They will put you out of the synagogues . . .
Augustine, Tr, 93, 2 continued: But what harm was it that the Apostles should be put out of the Synagogues of the Jews; for were they not about to cut themselves off from them even if no one should put them out of them? But by this He wished to warn them that the Jews would not receive Christ, Whom they themselves would not abandon. For as there was no other people of God than this seed of Abraham, if they should acknowledge Christ, we should not have here the Churches of Christ, there the Synagogues of the Jews. But since they would not, what is left but that continuing apart from Christ they should put out of the Synagogues those who would not abandon Christ?
And then, after He had said this to them, He added: Yea, the hour cometh, that whosoever killeth you, will think that he doth a service to God. These words He added as though to console those who would be driven out from the Synagogues. Would it be that this sundering from the Synagogues would so trouble them that they would prefer to die rather than linger on in this life outside the congregations of the Jews? Be it far from us to think they should be so troubled who sought, not the glory of men, but the glory of God. This then is the meaning of the words, They will put you out of the Synagogues: Have no fear of this isolation. Though cut off from their congregations, you shall bring together so many in My Name, that they, in fear lest the Temple and the mysteries of the Old Law be forsaken, shall kill you, and think that in doing so they render a service to God; having a zeal for God, but not according to knowledge (Rom. x. 2).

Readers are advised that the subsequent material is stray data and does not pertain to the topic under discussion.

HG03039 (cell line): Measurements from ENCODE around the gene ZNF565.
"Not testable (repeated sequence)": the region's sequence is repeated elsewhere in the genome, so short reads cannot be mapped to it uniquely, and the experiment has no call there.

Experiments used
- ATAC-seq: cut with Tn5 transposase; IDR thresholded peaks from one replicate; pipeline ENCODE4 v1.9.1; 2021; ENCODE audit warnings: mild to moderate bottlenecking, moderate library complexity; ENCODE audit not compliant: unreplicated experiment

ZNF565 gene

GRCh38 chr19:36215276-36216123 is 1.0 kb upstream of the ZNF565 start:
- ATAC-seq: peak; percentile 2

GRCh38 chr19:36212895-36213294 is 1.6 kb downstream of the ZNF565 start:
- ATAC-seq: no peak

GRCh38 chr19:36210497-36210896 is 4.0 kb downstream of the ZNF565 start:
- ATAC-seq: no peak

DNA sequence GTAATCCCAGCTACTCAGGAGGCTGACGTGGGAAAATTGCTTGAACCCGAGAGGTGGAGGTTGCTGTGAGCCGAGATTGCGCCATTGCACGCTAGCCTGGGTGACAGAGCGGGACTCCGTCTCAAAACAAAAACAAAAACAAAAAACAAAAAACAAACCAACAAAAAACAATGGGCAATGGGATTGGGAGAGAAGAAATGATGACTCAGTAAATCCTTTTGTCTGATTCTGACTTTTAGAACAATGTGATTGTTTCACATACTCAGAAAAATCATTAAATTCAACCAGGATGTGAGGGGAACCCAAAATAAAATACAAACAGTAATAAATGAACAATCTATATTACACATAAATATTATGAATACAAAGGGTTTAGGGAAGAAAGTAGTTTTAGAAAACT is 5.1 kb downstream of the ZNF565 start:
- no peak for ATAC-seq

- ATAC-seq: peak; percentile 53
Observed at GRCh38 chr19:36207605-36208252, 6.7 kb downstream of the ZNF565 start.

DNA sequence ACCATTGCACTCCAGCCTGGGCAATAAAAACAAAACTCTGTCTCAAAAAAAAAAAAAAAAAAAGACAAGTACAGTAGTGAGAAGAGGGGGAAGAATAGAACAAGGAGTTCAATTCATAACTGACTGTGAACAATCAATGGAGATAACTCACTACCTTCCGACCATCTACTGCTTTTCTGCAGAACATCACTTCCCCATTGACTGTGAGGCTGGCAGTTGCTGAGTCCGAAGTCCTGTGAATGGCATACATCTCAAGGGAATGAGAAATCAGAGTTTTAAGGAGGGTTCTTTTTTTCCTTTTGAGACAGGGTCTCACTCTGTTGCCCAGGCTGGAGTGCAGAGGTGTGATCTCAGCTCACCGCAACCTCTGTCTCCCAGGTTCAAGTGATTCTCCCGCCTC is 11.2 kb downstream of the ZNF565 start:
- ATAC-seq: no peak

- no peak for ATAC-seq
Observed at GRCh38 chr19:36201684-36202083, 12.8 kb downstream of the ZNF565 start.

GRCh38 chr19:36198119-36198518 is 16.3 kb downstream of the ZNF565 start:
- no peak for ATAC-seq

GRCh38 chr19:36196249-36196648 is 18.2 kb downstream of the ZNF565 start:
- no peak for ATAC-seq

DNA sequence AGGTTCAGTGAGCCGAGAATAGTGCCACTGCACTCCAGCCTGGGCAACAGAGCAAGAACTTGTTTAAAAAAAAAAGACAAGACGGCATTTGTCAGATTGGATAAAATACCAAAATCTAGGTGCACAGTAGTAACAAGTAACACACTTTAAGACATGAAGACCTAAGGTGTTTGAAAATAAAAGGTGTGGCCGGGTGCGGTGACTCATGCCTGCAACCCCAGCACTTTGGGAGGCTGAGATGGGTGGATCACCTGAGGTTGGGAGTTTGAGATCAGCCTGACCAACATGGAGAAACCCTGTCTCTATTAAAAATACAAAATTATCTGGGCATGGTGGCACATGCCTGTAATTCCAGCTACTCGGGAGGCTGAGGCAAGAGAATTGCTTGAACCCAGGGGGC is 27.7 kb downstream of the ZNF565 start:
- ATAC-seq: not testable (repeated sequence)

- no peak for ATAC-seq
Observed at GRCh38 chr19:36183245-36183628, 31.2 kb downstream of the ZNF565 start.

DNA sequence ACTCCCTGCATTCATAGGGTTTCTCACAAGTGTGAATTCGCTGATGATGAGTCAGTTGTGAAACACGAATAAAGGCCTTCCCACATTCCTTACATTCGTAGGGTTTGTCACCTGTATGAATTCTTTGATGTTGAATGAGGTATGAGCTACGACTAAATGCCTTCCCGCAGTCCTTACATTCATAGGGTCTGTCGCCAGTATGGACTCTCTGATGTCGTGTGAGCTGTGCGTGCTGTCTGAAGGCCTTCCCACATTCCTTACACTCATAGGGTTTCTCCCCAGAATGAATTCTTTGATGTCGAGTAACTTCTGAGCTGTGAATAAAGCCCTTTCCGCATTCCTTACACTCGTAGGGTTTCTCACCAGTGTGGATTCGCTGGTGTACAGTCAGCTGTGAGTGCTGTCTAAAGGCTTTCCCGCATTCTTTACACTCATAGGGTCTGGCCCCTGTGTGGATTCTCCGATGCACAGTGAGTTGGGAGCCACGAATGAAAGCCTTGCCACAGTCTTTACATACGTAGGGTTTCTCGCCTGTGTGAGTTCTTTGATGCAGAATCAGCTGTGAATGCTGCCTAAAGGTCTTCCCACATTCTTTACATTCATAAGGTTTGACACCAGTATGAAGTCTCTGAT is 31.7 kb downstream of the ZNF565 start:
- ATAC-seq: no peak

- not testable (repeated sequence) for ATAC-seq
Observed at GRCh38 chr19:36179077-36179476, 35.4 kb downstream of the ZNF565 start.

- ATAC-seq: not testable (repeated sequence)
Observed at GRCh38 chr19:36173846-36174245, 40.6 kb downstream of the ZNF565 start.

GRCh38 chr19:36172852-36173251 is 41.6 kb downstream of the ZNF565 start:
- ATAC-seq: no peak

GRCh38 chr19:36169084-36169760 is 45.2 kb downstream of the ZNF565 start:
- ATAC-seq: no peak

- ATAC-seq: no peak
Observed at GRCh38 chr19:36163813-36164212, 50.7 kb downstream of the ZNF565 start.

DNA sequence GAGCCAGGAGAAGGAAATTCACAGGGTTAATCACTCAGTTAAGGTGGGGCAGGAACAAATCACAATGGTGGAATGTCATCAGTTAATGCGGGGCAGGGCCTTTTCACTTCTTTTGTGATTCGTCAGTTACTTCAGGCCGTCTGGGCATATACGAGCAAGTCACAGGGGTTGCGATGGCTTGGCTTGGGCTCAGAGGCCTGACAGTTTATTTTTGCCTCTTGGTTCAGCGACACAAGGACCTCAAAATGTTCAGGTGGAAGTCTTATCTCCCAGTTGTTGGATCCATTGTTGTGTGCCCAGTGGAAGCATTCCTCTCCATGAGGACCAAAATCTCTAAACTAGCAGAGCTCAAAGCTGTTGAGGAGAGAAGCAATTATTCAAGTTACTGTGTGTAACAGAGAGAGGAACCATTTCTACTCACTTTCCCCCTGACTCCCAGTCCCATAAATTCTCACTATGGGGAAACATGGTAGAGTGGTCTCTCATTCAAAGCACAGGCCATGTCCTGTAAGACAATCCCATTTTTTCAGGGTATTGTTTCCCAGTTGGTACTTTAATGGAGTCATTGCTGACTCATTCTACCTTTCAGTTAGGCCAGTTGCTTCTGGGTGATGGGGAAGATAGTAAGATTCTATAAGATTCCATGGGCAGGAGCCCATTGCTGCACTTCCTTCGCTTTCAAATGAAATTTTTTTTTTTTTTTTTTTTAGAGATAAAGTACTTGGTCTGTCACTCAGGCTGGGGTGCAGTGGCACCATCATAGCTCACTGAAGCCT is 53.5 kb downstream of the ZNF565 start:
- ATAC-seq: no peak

Chrysostom: Then He added for their consolation:
And these things will they do to you; because they have not known the Father, nor me ...
As if to say: For your consolation it is enough that you suffer these things for My Father and Me.
Augustine, Tr. 93: Lest however these evils, which were however speedily to pass away, should come of a sudden upon souls which were unaware and unprepared, He for this reason foretells them when He goes on to say:
But these things I have told you, that when the hour cometh . . .
Augustine, Tr. 94 in John: But the other three Evangelists show that He foretold these things before the time of the Supper; whereas, according to John, it was when this was over that He spoke of them. Perhaps the question is answered in this way: that they also relate that He was close to His Passion when He spoke of these things. Not, therefore, from the beginning, when He was with them. But Matthew records that these things were foretold, not alone on the eve of the Passion, but from the beginning (Mt. x. 17).
.........But now that He was about to leave them, it was necessary that He should tell them that He was to come by Whose means it would be that charity would be poured out into their hearts, and they would with confidence preach the Word of God.